Pervez Musharraf won the most recent presidential elections in Pakistan, by a landslide. I don’t understand it, especially after banging heads with the judiciary of Pakistan and attempting to remove the head justice this past summer, which triggered mass protests that were subsequently tear-gassed and put down by policy, where protestors were arrested. The Pakistani Supreme Court has yet to decide if he was even a legitimate candidate in the first place, due to controversy over the legality of the elections.
I don’t know if the Court will ever be able to rule against the President, however. There is no viable candidacy, outside of the military, that has established itself well enough to prove that it can rule, thanks to the regime’s ability to sweep out all opposition. And more importantly, a leadership that is likely to be sympathetic to American interests and the war on terror. Musharraf has survived numerous assassination attempts by extremists who see him as part of the near enemy: a corrupt leadership that is disloyal to the pure vision of Islam and collaborates with the enemy, i.e. the West.
In fact, Britain’s Prime Minister Gordon Brown made some subtle hints that his government had something to do with the political pact between Musharraf and Benzir Bhutto, the former Prime Minister of Pakistan that was overthrown by the current military regime.
He has stepped down as the military commander, however. You could argue that this is a step in the right direction. Or you argue that the appointment of Kiyani, a long-time crony and head of the intelligence, as the head of the military is little more than a cosmetic change. A promotion, if you will. I myself tend to go with the latter judgment.
As much as I think that democracy in an unfiltered, untainted setting would be the best option for the Pakistani people, I don’t want another Hamas in Islamabad. And you might ask: where did all the moderate parties go? The ones in between? Musharraf probably knows. Perhaps the very reason that he has rooted out all opposition, including any moderate ones, is to present him and his regime as the only viable option in an unstable time in history. Consider yourself choosing between two vehicles: a 1998 Jeep Cherokee, and a 2008 newly released US Smart car. The Jeep may rattle on the highway, may break down at times, but you know how to get it working again. You’ve gotten used to it, despite its inefficiencies. The Smart car, on the other hand, “challenges the status quo”, but can be a little too passionate and sure of itself. It also comes in a limited edition only and its spare parts are hard to find. In the end, however, the choice comes down to the safe and the complacence it fosters vs. the new and the ingenuity to create better alternatives.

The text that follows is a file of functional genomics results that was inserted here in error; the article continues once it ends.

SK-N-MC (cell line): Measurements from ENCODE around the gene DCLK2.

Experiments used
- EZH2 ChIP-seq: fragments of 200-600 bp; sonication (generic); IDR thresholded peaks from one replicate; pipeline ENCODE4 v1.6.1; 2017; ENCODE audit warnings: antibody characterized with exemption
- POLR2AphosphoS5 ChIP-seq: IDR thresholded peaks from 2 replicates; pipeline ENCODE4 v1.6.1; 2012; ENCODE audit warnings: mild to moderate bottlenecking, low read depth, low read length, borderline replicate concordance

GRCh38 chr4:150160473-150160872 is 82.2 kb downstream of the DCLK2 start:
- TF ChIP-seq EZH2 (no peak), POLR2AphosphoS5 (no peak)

And when it comes to democracy in the Middle East, Pakistan isn’t the only country that’s picking the first option. And the United States isn’t going to complain. But the Middle Man, the moderate secular party — that probably represents the majority of Pakistanis — is nowhere to be found. The 2005 Honda Civic, if you will, has vanished off the used car market. The vehicle that is used by many and approved by all, the vehicle that can propel the society forward. One of these days, Musharraf needs to take a ride in one of those Honda Civics, and look for the missing Middle Man.